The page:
The three children walked sleepily along with their father. The path was narrow and bamboos blocked the way so very often. The village seemed far away from this patch of the rain forest. They took this short cut to visit the local barber for a haircut. “Today, my boss, you must sit bolt upright when the barber is cutting your hair. Don’t go off to sleep as you mostly do, especially you Appu”, cautioned the father. Father walked along with his flock in his spotless white dhoti and starched white kurta. His spectacles sat firmly on his nose and he pointed out the path by using his handy black umbrella, which he used as a defense against rain and wild creatures.
Trudge, trudge, trudge… they walked down with heavy steps on the narrow path. Nearby a nightingale perched on a tamarind tree was singing a delightful song. The naughty squirrels were nibbling nuts, sniffing joyously around an old peepul tree. ‘Let’s sing a song’, proposed Appu, the youngest of the lot. He was the one prone to shed bucket full of tears on most occasions.
Whenever someone asked him to eat something and his favorite dish was not there, he would quietly cry his heart out. Well, today of course he wished to act as a little leader though he was mere a six year old. ‘Your head is full of funny ideas, don’t you know that the forest is full of funny ideas, don’t you know that the forest is full of wild beasts and any time a snake can cross out paths’, cautioned the eldest boy.
Just then they all paused as they heard the laugh of a jackal. The sky was overcast. Father, a courageous and God fearing man asked them to chant a popular devotional song. They all started singing in unison.
Windows blow cold
Thunder threatens my soul
Friends of mine
Show your beautiful face
Shed your rain of mercy
Hold my hands quickly
Send your angels of peace
As great is your need.
Singing thus they walked further, in measured steps. ‘Gopu, today you better not act babyish at the barber’s. I know that the moment your hair is trimmed you want to fly back home because of the bristles on your neck. But be patient, little one. Hold on there till we’ve all had our haircuts’, said the father to the middle one. Since the family lived in a village there was only one barbershop in the vicinity. Shakeel, the most talkative man in the village ran the barbershop. He loved to entertain his clients with the latest news from cities. While chewing betel, he would narrate the historical battles fought, people wounded, and kings who won and lost. Being the sole master of the shop he did the cutting, shaving, dressing of hair with great skill. That’s why the three children looked forward to the haircut.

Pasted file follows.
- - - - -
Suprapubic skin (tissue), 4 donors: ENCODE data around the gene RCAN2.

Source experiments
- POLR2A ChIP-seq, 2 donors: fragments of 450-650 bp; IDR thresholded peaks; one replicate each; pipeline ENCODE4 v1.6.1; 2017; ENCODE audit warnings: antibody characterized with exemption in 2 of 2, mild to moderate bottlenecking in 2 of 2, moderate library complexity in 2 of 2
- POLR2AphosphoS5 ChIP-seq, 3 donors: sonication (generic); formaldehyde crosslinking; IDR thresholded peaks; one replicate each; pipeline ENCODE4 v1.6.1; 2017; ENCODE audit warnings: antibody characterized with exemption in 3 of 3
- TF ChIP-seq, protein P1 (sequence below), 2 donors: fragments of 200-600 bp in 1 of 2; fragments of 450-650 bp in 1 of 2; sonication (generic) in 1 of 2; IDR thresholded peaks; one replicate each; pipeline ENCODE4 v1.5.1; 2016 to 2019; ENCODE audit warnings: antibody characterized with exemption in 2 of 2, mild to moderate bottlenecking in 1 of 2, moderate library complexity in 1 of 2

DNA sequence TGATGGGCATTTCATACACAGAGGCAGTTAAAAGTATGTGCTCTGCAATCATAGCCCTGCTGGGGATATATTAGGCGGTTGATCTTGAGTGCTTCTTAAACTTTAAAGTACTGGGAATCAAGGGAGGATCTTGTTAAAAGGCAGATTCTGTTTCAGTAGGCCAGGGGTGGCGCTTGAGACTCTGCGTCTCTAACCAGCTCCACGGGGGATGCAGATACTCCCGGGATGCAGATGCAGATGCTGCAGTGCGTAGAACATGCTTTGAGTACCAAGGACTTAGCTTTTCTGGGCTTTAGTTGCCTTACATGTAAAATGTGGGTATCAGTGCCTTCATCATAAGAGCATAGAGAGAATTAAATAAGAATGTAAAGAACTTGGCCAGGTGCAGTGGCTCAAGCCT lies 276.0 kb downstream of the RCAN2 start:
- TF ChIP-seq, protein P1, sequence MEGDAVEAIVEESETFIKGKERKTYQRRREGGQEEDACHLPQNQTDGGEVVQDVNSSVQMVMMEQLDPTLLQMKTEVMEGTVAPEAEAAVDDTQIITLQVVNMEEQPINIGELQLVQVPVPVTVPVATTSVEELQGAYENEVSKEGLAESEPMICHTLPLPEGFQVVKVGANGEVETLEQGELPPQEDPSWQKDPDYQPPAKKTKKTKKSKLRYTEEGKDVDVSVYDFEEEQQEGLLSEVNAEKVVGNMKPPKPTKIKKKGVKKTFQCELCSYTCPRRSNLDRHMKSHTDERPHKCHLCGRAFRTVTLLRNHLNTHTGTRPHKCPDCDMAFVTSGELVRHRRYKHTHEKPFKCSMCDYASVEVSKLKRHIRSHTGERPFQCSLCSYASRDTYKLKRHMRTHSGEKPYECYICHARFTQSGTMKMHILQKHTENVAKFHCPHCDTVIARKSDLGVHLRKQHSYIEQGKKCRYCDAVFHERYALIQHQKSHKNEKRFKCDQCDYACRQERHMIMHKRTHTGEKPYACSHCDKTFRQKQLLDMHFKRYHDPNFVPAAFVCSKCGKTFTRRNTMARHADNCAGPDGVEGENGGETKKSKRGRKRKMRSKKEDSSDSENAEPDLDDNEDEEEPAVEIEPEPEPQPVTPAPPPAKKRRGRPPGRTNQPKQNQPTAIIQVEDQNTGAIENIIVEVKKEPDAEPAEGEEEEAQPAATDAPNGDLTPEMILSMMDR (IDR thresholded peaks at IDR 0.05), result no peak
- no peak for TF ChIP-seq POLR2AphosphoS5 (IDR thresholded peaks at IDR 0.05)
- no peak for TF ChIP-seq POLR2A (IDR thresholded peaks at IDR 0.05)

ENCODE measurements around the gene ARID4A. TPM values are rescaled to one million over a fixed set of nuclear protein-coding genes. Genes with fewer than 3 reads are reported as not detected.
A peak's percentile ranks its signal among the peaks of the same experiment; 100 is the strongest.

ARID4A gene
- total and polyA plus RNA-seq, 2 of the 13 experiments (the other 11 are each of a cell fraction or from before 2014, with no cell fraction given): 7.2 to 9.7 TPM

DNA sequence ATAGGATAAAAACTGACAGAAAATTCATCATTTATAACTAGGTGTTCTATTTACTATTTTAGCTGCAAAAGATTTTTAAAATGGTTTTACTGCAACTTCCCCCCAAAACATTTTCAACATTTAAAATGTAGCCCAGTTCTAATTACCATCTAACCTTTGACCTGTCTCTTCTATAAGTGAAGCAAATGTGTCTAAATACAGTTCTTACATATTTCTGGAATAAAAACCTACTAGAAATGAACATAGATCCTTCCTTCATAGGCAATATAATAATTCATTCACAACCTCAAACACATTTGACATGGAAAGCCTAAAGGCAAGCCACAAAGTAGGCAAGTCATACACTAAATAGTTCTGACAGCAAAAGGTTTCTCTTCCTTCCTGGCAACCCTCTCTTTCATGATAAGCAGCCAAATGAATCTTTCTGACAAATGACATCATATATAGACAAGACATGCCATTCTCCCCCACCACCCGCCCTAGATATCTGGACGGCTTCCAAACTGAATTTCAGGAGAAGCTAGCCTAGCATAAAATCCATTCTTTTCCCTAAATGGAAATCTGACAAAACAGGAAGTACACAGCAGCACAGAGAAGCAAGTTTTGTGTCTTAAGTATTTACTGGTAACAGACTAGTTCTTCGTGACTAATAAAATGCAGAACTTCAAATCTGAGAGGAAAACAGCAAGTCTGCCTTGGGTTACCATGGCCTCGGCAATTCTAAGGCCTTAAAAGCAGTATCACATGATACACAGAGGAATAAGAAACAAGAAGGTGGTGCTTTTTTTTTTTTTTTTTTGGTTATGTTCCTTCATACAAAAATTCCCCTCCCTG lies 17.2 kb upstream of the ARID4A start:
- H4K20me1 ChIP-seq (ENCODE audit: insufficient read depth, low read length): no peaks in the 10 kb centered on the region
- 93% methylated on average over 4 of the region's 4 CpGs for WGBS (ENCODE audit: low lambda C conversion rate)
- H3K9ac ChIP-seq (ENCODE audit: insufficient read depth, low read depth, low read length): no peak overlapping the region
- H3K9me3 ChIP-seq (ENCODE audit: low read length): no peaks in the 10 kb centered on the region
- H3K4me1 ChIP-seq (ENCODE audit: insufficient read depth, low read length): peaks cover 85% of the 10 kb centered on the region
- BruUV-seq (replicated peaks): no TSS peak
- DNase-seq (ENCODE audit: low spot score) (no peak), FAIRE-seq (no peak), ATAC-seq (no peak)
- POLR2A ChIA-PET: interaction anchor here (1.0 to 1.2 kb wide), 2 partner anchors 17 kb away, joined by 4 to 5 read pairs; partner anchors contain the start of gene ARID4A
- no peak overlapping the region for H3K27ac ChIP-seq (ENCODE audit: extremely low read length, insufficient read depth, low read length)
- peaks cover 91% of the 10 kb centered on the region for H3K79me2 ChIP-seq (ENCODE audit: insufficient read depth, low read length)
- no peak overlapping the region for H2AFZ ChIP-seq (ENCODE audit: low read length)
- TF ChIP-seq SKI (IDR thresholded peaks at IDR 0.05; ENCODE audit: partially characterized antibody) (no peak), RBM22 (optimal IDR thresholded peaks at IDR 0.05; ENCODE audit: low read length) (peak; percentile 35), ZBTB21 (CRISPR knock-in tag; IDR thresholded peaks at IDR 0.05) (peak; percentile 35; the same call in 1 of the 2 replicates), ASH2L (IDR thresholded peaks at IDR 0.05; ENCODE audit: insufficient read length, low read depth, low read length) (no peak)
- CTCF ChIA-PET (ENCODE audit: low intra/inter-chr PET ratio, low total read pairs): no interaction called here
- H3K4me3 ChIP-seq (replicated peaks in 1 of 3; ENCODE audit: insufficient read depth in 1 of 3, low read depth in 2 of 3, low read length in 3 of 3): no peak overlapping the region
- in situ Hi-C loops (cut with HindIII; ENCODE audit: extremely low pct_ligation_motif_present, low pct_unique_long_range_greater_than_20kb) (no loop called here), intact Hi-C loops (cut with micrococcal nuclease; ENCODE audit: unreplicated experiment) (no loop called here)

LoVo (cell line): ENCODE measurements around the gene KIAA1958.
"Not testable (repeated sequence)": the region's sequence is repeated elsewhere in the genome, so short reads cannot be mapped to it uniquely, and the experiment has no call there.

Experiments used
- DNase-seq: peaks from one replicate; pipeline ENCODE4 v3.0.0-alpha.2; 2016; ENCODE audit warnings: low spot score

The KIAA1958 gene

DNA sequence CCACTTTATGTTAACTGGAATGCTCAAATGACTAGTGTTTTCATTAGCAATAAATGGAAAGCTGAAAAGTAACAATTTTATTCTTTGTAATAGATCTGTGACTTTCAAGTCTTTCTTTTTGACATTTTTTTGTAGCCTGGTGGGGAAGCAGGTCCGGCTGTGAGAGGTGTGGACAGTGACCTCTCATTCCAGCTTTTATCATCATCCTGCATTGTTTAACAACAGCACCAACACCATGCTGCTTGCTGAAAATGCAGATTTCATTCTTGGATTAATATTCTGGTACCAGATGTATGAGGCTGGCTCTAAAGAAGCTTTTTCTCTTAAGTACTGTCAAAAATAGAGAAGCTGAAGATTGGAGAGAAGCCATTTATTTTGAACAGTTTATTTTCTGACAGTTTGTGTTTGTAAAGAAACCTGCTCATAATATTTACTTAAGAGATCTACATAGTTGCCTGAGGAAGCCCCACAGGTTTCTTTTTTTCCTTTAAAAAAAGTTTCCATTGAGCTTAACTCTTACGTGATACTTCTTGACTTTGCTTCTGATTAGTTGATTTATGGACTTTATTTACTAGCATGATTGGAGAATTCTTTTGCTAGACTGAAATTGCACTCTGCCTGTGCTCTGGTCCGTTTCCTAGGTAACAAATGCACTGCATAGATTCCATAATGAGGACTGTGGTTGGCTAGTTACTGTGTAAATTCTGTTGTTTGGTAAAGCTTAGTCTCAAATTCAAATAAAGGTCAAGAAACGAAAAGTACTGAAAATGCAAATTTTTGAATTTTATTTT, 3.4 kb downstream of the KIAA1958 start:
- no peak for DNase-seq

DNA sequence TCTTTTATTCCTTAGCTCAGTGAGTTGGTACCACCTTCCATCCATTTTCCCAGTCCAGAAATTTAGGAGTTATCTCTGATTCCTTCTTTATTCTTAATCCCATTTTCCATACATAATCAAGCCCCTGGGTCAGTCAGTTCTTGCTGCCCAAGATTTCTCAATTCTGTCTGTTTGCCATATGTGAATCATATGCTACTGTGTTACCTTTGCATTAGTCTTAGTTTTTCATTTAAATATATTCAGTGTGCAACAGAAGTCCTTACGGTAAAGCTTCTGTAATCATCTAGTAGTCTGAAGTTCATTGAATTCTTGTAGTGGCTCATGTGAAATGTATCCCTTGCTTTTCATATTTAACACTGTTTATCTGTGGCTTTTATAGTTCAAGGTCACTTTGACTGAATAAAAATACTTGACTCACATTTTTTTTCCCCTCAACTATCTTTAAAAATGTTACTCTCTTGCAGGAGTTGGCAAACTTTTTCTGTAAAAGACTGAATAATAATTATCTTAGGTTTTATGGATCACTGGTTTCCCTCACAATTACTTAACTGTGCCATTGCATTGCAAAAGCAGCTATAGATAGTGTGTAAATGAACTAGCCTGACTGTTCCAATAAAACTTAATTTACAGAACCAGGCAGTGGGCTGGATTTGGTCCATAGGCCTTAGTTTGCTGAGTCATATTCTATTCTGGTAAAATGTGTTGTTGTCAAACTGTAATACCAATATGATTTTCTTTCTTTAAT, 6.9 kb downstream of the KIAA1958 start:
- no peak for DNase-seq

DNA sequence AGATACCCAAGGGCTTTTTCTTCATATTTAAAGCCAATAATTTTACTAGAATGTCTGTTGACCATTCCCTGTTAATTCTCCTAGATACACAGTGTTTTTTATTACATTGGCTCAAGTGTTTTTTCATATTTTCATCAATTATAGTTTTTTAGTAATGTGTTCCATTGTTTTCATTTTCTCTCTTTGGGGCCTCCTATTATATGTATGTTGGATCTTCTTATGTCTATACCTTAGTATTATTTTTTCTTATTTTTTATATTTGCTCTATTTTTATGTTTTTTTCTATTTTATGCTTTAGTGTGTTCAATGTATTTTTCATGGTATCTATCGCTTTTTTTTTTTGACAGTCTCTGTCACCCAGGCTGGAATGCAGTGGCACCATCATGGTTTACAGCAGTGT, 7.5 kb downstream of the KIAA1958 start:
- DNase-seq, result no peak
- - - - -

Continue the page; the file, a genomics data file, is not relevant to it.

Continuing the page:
Appu started moving ahead at a brisk pace. Like a doe he skipped and stopped to look at the wild bushes of flowers- purple, yellow and scarlet which grew in large numbers around the path. Gradually, the boy went far ahead of the group in search of some adventure. The father was busy explaining the process of photosynthesis to the other two. They both listened seriously interjecting him often to ask, ‘Dad, but why are the leaves called the food factory?’ and ‘Why do plants need food at all, are they living too?’ The father - a teacher to the tips of his fingers explained them patiently how the plants were as much living, breathing, feeling beings like humans and needed of the explanation suddenly he paused. His face bore a frozen expression and it seemed that he barely breathed. His eye shone mysteriously.
A few seconds later, almost in a whispering but firm voice he called out to his son, ’Appu, Come back to this spot at once. You mustn’t turn your back but come as though you are in reverse gear. Take one step at a time.’ Now six pairs of eyes were fixated on Appu who stood with his back towards them nearly twenty steps away. The young boy intuitively sensed the emergency and with great presence of mind he did as he was told.
The moments seemed an eternity. The two brothers stood there with baited breaths. One question flashed in their minds – What had happened? Appu took small careful steps backwards. Gradually, he reached the group and at the touch of his father’s kurta he turned around and burst into loud sobs. ‘Child, this is not the time to cry, look ahead- there about thirty steps away from us on the path,’ whispered the father. The boys wide eyed looked and to their horror saw the Rajavempala, the King Cobra with its raised hood and golden body glistering in the sun. The snake was not less than ten feet in length, on its neck it had few coils, its eyes looked like a drunkard’s and constantly swayed its hood as though to calculate the next move.
And it looked at all of them steadily. The boy’s throat went dry and they wanted to run away. ‘Dad, hurry let’s run away quickly, otherwise it will attack us,’ they said. ‘Dear ones, remember in times of danger and calamity never lose your courage, I want to first make sure what the snake has on its mind. I know that king cobra doesn’t attack without provocation’, said the father.